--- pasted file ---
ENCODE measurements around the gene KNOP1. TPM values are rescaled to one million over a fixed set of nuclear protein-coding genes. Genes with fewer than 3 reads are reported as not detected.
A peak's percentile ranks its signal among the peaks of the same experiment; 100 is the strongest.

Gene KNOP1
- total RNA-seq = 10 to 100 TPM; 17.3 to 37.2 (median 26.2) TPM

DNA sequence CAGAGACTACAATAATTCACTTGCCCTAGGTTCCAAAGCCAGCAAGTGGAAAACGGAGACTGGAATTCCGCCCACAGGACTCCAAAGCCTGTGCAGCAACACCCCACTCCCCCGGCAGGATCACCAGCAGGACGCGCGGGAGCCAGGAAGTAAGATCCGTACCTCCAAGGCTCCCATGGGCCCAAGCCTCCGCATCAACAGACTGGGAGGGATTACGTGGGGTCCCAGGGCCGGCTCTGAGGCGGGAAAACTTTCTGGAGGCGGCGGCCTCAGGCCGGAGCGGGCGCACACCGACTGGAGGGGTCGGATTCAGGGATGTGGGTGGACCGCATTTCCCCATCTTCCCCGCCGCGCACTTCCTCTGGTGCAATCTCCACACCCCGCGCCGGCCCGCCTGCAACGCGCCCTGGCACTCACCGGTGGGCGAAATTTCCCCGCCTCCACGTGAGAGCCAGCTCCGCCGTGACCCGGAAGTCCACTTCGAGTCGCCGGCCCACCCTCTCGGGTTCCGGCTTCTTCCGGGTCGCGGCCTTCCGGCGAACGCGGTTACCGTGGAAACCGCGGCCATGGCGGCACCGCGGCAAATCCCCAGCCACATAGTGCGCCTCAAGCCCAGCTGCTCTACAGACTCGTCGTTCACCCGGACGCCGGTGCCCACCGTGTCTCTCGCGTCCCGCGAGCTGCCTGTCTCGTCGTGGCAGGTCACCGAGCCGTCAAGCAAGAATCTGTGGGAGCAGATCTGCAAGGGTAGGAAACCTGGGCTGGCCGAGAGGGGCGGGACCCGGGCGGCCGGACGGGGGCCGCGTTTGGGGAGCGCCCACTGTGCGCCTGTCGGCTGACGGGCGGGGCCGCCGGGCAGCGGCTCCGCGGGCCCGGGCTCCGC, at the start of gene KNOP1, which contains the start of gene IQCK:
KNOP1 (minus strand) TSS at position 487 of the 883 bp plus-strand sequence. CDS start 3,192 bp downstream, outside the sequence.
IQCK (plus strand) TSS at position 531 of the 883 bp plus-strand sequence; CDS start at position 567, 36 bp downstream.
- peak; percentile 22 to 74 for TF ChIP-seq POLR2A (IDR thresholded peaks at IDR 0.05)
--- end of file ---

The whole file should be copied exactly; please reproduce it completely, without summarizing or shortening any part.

ENCODE measurements around the gene KNOP1. TPM values are rescaled to one million over a fixed set of nuclear protein-coding genes. Genes with fewer than 3 reads are reported as not detected.
A peak's percentile ranks its signal among the peaks of the same experiment; 100 is the strongest.

Gene KNOP1
- total RNA-seq = 10 to 100 TPM; 17.3 to 37.2 (median 26.2) TPM

DNA sequence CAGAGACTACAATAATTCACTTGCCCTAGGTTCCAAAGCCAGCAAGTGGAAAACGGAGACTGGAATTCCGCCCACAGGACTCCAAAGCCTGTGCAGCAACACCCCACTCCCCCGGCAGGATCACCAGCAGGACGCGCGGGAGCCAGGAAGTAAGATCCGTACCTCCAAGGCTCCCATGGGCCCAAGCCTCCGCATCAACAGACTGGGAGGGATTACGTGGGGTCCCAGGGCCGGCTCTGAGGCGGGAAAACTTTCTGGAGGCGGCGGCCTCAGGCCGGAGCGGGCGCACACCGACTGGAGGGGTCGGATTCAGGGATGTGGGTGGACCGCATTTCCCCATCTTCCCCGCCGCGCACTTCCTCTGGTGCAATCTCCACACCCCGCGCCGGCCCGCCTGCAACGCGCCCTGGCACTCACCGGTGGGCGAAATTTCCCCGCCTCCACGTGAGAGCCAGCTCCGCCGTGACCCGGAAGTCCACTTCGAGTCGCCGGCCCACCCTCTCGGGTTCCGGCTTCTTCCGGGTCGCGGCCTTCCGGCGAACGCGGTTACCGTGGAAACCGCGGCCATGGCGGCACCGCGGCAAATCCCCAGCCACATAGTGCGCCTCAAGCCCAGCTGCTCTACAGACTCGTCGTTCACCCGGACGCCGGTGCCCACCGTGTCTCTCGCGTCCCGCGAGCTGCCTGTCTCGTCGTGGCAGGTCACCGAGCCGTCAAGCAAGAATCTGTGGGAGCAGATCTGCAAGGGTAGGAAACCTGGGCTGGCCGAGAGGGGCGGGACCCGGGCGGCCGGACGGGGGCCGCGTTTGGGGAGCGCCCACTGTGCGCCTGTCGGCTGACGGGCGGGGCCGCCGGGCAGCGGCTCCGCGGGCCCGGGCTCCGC, at the start of gene KNOP1, which contains the start of gene IQCK:
KNOP1 (minus strand) TSS at position 487 of the 883 bp plus-strand sequence. CDS start 3,192 bp downstream, outside the sequence.
IQCK (plus strand) TSS at position 531 of the 883 bp plus-strand sequence; CDS start at position 567, 36 bp downstream.
- peak; percentile 22 to 74 for TF ChIP-seq POLR2A (IDR thresholded peaks at IDR 0.05)